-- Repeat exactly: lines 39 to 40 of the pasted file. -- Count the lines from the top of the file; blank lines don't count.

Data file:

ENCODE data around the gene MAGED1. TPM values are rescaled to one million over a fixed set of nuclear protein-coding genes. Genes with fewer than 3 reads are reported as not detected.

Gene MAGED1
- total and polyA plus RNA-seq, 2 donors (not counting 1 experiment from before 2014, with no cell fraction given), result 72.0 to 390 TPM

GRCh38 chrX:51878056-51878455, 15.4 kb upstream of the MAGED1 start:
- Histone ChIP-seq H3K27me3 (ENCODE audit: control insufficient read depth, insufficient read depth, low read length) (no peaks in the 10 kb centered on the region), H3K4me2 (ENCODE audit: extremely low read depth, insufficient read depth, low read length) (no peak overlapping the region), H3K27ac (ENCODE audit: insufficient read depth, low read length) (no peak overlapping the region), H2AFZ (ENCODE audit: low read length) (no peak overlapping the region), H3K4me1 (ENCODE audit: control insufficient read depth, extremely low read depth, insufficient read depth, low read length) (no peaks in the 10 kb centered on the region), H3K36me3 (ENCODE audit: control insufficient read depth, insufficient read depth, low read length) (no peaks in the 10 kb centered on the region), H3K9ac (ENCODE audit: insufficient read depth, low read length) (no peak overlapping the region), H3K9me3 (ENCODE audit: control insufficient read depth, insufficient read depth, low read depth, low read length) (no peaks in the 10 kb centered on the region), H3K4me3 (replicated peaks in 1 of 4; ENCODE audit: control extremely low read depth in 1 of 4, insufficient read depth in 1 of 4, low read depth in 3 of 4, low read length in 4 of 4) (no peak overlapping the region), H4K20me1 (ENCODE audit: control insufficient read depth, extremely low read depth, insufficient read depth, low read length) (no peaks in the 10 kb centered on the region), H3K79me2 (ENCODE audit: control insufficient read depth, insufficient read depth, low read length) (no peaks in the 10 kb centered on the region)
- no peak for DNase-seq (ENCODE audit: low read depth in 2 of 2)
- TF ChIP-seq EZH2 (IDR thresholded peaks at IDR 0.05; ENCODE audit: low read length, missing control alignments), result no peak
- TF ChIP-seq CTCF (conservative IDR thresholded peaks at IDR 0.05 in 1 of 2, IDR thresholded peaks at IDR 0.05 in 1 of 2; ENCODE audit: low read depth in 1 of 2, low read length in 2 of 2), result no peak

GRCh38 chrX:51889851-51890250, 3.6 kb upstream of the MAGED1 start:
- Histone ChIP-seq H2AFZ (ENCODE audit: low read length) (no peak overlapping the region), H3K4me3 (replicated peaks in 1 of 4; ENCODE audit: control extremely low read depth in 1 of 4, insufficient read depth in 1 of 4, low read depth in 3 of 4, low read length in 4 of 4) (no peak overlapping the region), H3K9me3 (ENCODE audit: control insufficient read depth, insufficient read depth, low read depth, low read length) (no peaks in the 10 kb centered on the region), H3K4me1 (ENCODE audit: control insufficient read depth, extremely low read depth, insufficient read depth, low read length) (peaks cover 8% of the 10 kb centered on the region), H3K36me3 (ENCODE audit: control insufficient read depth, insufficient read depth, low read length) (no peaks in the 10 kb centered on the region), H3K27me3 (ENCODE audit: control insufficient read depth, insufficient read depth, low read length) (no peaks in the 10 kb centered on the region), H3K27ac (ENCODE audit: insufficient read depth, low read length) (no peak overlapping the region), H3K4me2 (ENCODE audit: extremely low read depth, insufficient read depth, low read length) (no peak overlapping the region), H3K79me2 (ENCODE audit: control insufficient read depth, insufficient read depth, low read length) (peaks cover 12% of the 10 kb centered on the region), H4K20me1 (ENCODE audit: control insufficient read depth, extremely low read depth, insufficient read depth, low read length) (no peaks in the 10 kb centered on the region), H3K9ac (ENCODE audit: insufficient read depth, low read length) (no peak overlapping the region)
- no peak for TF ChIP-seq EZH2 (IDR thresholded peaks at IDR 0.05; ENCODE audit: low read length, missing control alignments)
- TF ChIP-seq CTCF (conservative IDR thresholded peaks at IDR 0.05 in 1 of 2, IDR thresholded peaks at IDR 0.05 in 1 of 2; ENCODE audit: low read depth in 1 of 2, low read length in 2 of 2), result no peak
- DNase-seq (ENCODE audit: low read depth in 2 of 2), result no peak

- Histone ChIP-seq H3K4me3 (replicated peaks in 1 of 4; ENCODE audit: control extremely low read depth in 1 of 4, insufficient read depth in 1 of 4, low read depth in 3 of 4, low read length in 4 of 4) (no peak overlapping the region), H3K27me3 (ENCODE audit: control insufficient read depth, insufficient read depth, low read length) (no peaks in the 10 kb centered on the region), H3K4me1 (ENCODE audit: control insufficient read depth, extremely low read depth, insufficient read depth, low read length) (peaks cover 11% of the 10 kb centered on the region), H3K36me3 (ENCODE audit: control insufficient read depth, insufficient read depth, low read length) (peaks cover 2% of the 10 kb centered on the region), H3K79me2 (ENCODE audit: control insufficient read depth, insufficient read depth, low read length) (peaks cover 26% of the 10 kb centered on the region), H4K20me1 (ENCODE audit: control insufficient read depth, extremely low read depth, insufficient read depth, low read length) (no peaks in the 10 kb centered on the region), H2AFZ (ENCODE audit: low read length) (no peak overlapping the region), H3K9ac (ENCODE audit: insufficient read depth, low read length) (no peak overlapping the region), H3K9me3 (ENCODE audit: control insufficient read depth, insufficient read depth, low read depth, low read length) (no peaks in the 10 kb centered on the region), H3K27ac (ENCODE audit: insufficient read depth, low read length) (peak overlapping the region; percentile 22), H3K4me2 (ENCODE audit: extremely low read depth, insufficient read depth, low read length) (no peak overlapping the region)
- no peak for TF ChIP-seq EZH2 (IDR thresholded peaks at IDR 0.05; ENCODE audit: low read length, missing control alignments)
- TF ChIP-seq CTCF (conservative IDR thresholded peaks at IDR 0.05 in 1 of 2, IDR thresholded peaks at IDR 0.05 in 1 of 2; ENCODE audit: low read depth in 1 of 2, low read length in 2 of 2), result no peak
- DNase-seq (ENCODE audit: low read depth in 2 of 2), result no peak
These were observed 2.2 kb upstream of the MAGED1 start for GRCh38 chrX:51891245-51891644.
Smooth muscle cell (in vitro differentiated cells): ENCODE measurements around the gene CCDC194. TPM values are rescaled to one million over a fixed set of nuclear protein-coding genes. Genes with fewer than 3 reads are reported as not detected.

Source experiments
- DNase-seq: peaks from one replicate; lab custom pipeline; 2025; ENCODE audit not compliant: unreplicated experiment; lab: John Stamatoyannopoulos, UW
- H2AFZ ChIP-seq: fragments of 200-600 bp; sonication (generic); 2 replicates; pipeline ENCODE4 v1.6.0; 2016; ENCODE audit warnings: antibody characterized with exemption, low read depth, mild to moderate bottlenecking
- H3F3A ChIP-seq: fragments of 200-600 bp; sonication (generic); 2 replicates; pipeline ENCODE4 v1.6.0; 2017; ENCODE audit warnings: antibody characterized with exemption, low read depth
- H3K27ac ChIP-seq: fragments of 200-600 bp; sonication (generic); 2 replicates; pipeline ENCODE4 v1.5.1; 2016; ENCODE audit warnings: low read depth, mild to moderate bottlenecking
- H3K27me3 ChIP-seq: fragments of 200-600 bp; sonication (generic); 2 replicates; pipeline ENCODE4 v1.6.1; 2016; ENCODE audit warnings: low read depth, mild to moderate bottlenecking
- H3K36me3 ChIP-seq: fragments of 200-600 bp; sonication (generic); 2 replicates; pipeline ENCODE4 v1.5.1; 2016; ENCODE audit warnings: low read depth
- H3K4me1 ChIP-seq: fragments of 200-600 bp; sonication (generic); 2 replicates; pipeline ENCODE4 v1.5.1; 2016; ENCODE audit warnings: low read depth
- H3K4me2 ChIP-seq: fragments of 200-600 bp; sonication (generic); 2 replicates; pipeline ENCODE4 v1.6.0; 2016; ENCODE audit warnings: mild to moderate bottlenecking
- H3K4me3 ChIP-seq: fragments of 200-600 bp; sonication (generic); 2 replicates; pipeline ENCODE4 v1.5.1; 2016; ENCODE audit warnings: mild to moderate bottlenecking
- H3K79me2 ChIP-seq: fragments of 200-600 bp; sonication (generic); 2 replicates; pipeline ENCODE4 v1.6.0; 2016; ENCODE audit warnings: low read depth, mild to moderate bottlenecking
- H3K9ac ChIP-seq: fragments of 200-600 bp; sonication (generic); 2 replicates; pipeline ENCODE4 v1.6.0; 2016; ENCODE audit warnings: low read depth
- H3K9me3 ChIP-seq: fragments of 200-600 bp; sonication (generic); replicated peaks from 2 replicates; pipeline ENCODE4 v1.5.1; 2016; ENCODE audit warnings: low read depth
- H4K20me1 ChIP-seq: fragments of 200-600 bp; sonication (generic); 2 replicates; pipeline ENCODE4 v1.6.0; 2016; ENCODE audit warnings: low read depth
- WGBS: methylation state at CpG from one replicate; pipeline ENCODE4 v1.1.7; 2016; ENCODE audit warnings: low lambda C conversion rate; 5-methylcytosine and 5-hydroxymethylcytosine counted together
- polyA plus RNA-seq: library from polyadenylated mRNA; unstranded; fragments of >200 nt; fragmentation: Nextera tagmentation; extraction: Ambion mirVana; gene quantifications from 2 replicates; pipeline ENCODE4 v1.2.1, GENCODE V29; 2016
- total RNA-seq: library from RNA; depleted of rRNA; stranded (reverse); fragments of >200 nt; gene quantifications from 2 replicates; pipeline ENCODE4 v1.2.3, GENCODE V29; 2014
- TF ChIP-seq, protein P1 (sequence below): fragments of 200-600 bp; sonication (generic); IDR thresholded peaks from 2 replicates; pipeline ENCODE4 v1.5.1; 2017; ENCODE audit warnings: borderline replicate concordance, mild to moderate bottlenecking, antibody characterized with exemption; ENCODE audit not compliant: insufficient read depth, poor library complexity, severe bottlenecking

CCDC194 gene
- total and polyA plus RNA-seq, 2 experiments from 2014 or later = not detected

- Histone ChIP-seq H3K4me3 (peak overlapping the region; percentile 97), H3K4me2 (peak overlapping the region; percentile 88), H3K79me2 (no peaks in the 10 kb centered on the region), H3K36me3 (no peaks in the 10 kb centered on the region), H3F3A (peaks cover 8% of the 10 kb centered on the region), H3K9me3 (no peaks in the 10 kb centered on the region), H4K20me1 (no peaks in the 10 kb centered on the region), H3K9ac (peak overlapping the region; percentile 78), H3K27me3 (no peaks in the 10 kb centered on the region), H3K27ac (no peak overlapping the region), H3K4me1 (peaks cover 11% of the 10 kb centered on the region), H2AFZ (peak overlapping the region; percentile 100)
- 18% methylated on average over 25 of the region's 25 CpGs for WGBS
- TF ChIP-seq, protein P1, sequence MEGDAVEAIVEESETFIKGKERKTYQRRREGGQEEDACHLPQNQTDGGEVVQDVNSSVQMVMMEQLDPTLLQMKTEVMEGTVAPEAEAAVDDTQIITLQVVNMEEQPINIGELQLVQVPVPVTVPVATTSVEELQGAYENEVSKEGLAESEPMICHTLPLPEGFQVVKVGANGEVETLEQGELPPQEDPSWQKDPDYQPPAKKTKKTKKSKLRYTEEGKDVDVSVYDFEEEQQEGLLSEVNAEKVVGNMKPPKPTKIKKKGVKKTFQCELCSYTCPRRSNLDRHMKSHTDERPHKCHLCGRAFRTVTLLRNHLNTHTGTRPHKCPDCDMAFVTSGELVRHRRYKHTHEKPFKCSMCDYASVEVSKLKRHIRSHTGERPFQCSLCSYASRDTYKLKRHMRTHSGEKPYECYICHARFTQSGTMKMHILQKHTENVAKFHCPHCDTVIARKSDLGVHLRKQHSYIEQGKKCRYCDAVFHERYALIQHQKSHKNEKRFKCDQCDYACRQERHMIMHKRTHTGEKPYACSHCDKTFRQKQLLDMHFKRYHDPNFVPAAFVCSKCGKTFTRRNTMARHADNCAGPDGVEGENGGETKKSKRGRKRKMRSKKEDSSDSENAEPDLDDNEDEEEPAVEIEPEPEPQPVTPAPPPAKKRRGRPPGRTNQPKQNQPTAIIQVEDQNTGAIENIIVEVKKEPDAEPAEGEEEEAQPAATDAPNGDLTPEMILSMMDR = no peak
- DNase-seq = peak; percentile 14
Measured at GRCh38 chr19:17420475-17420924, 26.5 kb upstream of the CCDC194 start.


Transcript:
- total and polyA plus RNA-seq, 2 experiments from 2014 or later = not detected

- Histone ChIP-seq H3K4me3 (peak overlapping the region; percentile 97), H3K4me2 (peak overlapping the region; percentile 88), H3K79me2 (no peaks in the 10 kb centered on the region), H3K36me3 (no peaks in the 10 kb centered on the region), H3F3A (peaks cover 8% of the 10 kb centered on the region), H3K9me3 (no peaks in the 10 kb centered on the region), H4K20me1 (no peaks in the 10 kb centered on the region), H3K9ac (peak overlapping the region; percentile 78), H3K27me3 (no peaks in the 10 kb centered on the region), H3K27ac (no peak overlapping the region), H3K4me1 (peaks cover 11% of the 10 kb centered on the region), H2AFZ (peak overlapping the region; percentile 100)